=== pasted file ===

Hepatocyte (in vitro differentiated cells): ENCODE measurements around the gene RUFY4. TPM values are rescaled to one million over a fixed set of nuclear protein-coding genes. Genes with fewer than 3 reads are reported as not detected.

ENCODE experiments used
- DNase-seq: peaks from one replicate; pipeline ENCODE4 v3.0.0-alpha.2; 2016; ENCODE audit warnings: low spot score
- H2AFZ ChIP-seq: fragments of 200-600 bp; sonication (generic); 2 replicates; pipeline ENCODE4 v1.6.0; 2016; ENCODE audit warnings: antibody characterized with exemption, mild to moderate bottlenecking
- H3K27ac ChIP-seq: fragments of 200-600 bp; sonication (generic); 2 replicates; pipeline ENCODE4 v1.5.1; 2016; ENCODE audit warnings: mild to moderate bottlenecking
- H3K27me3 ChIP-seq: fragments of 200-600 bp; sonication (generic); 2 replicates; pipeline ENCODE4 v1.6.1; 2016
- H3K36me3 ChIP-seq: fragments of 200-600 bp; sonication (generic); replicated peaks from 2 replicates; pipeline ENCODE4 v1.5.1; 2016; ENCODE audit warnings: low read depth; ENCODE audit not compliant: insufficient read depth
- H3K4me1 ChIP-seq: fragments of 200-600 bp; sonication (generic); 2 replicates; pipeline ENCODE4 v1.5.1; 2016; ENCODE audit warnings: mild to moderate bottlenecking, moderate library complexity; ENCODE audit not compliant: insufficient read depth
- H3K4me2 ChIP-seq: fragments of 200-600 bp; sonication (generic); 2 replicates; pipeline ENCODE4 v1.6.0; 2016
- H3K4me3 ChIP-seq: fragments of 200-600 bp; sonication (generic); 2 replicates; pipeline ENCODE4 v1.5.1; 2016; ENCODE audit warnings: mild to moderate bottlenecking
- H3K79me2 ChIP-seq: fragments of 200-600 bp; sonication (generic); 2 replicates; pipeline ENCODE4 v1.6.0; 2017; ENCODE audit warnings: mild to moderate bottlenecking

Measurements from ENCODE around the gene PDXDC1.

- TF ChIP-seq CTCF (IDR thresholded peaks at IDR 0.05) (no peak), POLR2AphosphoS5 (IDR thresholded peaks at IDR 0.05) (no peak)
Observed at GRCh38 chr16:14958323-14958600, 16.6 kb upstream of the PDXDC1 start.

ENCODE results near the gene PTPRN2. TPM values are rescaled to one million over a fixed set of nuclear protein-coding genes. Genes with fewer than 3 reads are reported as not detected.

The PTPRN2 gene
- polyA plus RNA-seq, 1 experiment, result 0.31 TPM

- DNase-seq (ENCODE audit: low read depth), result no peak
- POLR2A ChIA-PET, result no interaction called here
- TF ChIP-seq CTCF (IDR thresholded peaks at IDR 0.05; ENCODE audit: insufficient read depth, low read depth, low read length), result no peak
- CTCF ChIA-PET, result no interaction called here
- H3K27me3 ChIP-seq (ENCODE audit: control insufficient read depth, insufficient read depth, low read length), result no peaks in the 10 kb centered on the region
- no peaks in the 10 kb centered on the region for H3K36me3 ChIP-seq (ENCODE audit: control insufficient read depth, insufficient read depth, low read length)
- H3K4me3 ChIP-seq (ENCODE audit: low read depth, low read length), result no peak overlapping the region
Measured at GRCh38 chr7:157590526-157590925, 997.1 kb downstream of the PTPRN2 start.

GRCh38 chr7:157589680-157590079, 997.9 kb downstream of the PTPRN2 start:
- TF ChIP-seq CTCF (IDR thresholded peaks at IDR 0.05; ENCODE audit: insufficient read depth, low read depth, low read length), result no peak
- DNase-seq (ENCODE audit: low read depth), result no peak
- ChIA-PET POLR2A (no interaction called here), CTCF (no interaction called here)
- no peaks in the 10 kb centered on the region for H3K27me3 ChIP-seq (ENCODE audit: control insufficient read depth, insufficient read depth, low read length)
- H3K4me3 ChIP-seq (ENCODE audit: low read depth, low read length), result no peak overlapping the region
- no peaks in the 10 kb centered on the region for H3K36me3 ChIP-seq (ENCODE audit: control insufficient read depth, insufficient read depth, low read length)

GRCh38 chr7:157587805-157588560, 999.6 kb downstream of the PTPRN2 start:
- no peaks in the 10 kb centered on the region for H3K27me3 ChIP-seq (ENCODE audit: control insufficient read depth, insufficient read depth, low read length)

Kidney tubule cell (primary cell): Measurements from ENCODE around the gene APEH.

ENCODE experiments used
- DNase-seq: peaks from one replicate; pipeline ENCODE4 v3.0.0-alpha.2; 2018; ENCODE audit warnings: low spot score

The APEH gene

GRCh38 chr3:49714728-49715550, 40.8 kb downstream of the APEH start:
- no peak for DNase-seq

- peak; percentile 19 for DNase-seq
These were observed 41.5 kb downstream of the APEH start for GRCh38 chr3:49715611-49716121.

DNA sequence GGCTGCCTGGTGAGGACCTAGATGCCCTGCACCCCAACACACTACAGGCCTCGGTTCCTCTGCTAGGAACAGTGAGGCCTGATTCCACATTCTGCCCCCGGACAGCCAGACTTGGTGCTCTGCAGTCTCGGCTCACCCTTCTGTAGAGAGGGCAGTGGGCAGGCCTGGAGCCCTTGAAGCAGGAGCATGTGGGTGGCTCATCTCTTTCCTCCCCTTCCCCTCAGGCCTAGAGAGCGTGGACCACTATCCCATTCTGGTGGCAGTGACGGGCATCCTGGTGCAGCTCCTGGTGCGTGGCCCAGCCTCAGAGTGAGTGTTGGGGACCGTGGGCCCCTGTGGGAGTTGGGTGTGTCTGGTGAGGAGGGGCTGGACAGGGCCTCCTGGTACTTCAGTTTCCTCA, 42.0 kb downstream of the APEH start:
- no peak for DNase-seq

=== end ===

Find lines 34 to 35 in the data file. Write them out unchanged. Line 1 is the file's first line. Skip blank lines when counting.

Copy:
- no peaks in the 10 kb centered on the region for H3K27me3 ChIP-seq (ENCODE audit: control insufficient read depth, insufficient read depth, low read length)

Kidney tubule cell (primary cell): Measurements from ENCODE around the gene APEH.